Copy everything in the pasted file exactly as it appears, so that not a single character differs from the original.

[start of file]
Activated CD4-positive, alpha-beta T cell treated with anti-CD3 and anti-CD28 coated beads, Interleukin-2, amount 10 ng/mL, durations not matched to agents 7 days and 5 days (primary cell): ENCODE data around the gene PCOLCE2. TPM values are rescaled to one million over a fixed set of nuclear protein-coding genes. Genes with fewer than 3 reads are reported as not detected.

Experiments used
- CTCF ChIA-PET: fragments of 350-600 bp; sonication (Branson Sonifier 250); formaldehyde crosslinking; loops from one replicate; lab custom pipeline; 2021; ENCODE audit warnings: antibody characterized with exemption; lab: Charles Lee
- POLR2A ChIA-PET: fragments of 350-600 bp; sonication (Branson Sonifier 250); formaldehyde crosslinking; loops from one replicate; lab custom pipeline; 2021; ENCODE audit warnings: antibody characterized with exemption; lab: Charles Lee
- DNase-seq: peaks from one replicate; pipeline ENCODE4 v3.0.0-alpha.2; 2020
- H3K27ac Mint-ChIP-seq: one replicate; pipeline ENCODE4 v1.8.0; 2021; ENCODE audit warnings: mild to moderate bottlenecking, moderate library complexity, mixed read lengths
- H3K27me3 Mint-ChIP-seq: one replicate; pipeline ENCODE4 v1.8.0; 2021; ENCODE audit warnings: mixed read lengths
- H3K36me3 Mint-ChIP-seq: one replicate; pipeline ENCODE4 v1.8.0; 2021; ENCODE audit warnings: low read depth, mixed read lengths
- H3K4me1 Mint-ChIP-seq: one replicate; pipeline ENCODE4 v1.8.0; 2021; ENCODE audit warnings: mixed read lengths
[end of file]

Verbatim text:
Activated CD4-positive, alpha-beta T cell treated with anti-CD3 and anti-CD28 coated beads, Interleukin-2, amount 10 ng/mL, durations not matched to agents 7 days and 5 days (primary cell): ENCODE data around the gene PCOLCE2. TPM values are rescaled to one million over a fixed set of nuclear protein-coding genes. Genes with fewer than 3 reads are reported as not detected.

Experiments used
- CTCF ChIA-PET: fragments of 350-600 bp; sonication (Branson Sonifier 250); formaldehyde crosslinking; loops from one replicate; lab custom pipeline; 2021; ENCODE audit warnings: antibody characterized with exemption; lab: Charles Lee
- POLR2A ChIA-PET: fragments of 350-600 bp; sonication (Branson Sonifier 250); formaldehyde crosslinking; loops from one replicate; lab custom pipeline; 2021; ENCODE audit warnings: antibody characterized with exemption; lab: Charles Lee
- DNase-seq: peaks from one replicate; pipeline ENCODE4 v3.0.0-alpha.2; 2020
- H3K27ac Mint-ChIP-seq: one replicate; pipeline ENCODE4 v1.8.0; 2021; ENCODE audit warnings: mild to moderate bottlenecking, moderate library complexity, mixed read lengths
- H3K27me3 Mint-ChIP-seq: one replicate; pipeline ENCODE4 v1.8.0; 2021; ENCODE audit warnings: mixed read lengths
- H3K36me3 Mint-ChIP-seq: one replicate; pipeline ENCODE4 v1.8.0; 2021; ENCODE audit warnings: low read depth, mixed read lengths
- H3K4me1 Mint-ChIP-seq: one replicate; pipeline ENCODE4 v1.8.0; 2021; ENCODE audit warnings: mixed read lengths